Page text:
HIT OR MYTH?
Real Talk With Russia’s Fake Super Soldier
We interview the fighter supposed to be behind the Russian-backed victories in Donbass and find him less than convincing.
DONETSK, Ukraine — Those who keep an eye on such developments are no doubt familiar with the clashes between the Ukrainian Armed Forces and Russia-backed separatists that have taken place in Ilovaisk, Debaltseve, Uglegorsk, and, of course, the Donetsk Airport. They were some of the bloodiest of the war.
And if you read the Russian press you might think the man who wrested all those sites from the Ukranian military is Arseny Pavlov, a.k.a. “Motorola,” along with his “Sparta” militia. Despite heavy losses, this armed group remains the largest, most organized, most experienced and most well armed of all the separatist formations roaming eastern Ukraine.
Today “Motorola” has a lot of authority and influence, both as a combatant and a member of the separatist “government.” He has fans among the local population who consider him a hero. But, in fact, he is mostly a creation of the Russian media, who have turned him into something of a super-hero.
How did Arseny Pavlov end up in Donbass and how did he rise to prominence?
Interestingly, Motorola emerged as a public figure precisely after the Russian Special Forces began removing or relocating the first generation of rebel leaders like Girkin, Bezler, Kozitsyn, Babai, and other notables in what they called “Novorossiya.” Indeed, they disappeared as quickly as they appeared. Apparently, their superiors in the Kremlin decided that they accomplished their objectives and were no longer needed or useful.
Motorola used to fight under the leadership of Igor “Strelkov” Girkin, and he claims he has no political ambitions. He says he is in Ukraine only to “protect the peaceful local population from “genocide” by Ukrainians and he considers the Donbass region to be a “rightful part of the Russian World.”
We asked him to tell us about himself. Who is the man behind the nickname?
“Name is Arseny Pavlov,” he replied. “I was born in Ukhta, Komi Republic”—deep in the Russian heartland about 1,000 miles northeast of Moscow—“on February 2, 1982. My parents died when I was 15, and then my grandmother oversaw my upbringing. I failed to get an education, so I enlisted in the army. Today I lead the Special Forces Battalion ‘Sparta’ of the Donetsk People’s Republic’s armed forces.”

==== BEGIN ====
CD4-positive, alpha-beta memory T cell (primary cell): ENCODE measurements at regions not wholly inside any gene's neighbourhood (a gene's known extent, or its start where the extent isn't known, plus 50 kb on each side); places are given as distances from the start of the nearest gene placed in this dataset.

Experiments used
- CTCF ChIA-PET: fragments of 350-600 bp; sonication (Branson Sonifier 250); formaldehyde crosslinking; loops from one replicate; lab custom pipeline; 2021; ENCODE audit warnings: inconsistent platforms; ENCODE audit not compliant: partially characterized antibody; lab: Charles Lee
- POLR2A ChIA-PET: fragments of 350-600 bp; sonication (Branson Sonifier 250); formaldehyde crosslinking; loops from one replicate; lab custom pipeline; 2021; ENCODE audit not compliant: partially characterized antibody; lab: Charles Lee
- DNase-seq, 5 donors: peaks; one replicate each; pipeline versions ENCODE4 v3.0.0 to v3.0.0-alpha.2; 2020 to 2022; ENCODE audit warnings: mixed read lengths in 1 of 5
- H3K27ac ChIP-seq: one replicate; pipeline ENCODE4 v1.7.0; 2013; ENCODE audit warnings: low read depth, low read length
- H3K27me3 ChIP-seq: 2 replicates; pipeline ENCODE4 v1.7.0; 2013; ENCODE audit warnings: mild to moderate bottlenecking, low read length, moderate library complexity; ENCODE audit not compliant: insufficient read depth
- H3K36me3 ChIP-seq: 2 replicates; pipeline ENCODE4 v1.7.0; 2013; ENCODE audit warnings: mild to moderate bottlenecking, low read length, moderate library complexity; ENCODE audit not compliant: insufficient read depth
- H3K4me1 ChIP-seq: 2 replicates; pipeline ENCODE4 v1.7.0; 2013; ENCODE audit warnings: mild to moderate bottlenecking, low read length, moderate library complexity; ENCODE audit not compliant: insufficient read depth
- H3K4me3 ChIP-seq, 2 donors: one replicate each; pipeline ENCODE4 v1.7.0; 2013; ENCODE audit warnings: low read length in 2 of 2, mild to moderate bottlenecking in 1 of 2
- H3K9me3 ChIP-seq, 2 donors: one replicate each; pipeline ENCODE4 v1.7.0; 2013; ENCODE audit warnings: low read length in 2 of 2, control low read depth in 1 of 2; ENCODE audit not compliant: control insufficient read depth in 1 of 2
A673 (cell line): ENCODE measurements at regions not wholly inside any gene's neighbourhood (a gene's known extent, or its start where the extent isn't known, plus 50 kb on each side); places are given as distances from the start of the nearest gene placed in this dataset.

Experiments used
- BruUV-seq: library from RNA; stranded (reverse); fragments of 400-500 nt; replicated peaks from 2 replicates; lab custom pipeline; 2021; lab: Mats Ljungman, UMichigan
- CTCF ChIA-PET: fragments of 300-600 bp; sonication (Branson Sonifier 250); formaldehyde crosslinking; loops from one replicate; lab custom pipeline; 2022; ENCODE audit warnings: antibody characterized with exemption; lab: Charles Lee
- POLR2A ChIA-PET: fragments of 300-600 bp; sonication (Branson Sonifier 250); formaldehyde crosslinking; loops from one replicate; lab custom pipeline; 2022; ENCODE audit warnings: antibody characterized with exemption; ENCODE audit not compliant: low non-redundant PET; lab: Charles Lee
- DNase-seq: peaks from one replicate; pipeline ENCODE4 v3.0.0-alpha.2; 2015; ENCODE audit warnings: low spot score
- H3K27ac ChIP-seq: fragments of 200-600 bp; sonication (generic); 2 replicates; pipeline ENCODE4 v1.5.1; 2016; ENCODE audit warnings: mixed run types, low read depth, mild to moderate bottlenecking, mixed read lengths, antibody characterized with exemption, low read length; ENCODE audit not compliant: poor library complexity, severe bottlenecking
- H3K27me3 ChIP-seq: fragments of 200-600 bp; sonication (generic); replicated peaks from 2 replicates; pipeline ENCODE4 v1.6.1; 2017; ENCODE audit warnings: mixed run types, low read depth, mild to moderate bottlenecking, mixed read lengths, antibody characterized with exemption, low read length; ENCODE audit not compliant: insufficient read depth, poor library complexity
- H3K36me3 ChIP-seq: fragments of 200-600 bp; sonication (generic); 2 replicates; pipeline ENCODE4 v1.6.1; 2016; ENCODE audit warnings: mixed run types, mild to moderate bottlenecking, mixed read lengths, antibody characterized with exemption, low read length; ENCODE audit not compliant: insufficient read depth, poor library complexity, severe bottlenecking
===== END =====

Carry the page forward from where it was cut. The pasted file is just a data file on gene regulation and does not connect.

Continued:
“I served for four years as a wireman in the army and worked with Motorola-manufactured equipment, hence the nickname. It stuck to me during the anti-terrorist operation in Chechnya.”
How did you end up in Donbass?
“What do you mean ‘how’? [he laughs] I just got on a train and came here.”
Why did you decide to come?
“After these fascists at Maidan declared that they would kill 10 Russians for every combatant they lose, I decided that instead of watching all this unfold on TV, I’d rather come here and make a difference.”
You mentioned the Chechen War. Do you see a difference between what was happening there in the 1990s and early 2000s and what is happening here?
“Of course. In Chechnya, there was fighting between two sides, while here Ukrainian fascists try to exterminate the peaceful Russian population and want to cleanse Donbas of Russians. Donbass is Russian land, it is part of the Russian World, and we are here to protect the peaceful population from Ukrainian fascists that are supported by the West.”
But this is internationally recognized Ukrainian territory.
“Ukrainians live in Russia and no one tries to exterminate them, while here they try to exterminate the Russians. This is the reason why the local population has decided, through a referendum, to live independently from fascist Ukraine. This is no longer Ukraine; this is the Donetsk People’s Republic, the people of which have elected their own government.”